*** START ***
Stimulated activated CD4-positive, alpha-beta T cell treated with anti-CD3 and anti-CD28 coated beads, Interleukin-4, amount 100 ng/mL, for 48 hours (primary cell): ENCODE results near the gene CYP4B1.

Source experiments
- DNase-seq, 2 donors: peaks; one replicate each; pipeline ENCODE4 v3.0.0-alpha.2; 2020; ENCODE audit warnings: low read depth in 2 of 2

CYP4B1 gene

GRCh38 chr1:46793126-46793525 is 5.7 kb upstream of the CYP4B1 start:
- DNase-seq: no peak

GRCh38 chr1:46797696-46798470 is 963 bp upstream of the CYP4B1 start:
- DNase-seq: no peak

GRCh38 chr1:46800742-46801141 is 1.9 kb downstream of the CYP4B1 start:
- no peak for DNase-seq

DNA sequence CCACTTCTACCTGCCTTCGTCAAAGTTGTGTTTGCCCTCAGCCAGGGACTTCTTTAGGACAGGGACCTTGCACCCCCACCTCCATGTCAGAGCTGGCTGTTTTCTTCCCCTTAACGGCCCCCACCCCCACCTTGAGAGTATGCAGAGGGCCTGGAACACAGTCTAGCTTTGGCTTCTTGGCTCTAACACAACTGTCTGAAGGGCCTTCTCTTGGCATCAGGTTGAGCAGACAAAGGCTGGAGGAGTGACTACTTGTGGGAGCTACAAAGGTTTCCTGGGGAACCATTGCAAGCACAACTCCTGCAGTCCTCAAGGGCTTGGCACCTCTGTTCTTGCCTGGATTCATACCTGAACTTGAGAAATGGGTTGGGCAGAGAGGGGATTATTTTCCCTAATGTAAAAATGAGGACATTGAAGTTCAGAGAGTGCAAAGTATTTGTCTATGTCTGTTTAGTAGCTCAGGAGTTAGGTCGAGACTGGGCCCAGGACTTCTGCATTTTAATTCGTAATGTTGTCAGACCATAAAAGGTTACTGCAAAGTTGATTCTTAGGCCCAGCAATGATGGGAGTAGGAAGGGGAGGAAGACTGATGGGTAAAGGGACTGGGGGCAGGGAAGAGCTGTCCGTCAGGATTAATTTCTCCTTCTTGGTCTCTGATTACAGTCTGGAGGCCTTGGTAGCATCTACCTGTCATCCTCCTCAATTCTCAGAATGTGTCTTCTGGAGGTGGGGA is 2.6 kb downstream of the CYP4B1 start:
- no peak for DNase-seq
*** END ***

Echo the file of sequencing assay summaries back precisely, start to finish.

Stimulated activated CD4-positive, alpha-beta T cell treated with anti-CD3 and anti-CD28 coated beads, Interleukin-4, amount 100 ng/mL, for 48 hours (primary cell): ENCODE results near the gene CYP4B1.

Source experiments
- DNase-seq, 2 donors: peaks; one replicate each; pipeline ENCODE4 v3.0.0-alpha.2; 2020; ENCODE audit warnings: low read depth in 2 of 2

CYP4B1 gene

GRCh38 chr1:46793126-46793525 is 5.7 kb upstream of the CYP4B1 start:
- DNase-seq: no peak

GRCh38 chr1:46797696-46798470 is 963 bp upstream of the CYP4B1 start:
- DNase-seq: no peak

GRCh38 chr1:46800742-46801141 is 1.9 kb downstream of the CYP4B1 start:
- no peak for DNase-seq

DNA sequence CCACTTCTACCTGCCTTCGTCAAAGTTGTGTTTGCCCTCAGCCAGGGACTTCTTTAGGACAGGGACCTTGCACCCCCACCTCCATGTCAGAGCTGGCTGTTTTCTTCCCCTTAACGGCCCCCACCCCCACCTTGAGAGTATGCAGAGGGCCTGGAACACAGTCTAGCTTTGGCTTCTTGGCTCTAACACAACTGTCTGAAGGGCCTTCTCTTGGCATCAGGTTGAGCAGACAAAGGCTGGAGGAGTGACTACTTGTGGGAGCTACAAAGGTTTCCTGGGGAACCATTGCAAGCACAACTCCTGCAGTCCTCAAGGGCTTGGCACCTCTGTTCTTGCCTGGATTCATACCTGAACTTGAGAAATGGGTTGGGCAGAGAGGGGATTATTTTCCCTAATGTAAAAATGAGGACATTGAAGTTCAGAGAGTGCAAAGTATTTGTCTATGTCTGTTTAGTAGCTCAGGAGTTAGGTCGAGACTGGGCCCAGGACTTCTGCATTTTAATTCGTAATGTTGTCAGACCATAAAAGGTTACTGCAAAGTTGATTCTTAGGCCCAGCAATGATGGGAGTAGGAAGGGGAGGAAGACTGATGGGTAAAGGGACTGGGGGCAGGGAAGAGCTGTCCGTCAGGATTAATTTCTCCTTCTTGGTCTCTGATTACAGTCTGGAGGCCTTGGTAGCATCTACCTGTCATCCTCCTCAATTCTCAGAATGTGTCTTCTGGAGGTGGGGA is 2.6 kb downstream of the CYP4B1 start:
- no peak for DNase-seq